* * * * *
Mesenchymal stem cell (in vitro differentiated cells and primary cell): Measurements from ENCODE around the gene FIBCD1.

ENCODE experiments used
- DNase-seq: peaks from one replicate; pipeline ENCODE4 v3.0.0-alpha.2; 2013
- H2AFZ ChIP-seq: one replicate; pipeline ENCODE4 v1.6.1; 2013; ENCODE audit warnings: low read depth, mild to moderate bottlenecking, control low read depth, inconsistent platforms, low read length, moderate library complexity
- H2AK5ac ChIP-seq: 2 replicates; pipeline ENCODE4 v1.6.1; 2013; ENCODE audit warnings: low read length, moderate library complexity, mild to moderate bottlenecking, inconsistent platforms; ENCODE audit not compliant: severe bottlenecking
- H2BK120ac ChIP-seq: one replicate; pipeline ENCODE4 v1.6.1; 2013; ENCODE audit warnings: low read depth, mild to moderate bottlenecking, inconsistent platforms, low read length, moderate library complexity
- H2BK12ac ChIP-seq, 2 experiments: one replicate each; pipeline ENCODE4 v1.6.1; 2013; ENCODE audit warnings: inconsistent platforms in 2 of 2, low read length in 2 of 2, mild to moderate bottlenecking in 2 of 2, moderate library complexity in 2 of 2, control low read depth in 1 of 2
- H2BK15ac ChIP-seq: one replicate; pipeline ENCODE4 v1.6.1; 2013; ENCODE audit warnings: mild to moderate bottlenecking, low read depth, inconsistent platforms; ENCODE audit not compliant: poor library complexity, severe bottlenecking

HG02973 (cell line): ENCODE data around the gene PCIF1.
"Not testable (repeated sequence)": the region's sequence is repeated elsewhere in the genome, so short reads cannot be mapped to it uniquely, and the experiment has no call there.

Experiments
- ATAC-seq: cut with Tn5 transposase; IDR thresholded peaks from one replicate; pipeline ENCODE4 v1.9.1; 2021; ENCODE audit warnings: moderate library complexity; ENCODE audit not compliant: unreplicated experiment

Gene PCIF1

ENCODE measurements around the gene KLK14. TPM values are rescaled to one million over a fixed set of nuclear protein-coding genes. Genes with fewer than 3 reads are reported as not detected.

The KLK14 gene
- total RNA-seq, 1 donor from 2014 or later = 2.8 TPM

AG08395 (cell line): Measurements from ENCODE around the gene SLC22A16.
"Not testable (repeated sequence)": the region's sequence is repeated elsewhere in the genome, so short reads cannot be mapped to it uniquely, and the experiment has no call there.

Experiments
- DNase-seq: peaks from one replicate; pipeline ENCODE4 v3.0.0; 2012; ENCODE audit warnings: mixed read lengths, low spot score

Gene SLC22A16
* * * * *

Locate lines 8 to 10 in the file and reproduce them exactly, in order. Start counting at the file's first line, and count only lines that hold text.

- H2BK15ac ChIP-seq: one replicate; pipeline ENCODE4 v1.6.1; 2013; ENCODE audit warnings: mild to moderate bottlenecking, low read depth, inconsistent platforms; ENCODE audit not compliant: poor library complexity, severe bottlenecking

HG02973 (cell line): ENCODE data around the gene PCIF1.
"Not testable (repeated sequence)": the region's sequence is repeated elsewhere in the genome, so short reads cannot be mapped to it uniquely, and the experiment has no call there.